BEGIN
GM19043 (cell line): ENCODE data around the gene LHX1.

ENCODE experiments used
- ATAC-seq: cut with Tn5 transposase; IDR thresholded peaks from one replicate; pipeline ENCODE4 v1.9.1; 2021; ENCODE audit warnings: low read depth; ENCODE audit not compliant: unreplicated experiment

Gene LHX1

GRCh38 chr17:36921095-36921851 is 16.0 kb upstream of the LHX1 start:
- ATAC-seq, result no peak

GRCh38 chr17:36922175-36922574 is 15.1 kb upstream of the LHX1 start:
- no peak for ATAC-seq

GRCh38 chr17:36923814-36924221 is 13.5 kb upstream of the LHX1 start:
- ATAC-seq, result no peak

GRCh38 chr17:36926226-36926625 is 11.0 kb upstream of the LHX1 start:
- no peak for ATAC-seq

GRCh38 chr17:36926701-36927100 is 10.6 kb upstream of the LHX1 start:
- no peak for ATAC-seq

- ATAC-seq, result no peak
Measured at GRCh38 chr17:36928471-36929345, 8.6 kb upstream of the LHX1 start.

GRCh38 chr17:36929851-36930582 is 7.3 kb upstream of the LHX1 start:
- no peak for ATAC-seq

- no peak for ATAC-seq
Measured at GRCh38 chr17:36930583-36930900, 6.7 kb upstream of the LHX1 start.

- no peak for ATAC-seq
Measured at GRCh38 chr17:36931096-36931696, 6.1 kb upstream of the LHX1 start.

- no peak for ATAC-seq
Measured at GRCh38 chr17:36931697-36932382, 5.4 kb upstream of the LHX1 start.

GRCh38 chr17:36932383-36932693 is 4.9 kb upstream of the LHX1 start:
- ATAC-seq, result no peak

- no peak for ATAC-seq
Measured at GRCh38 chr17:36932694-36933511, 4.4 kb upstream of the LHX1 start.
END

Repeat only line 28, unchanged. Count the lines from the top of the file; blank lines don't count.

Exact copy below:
Measured at GRCh38 chr17:36932694-36933511, 4.4 kb upstream of the LHX1 start.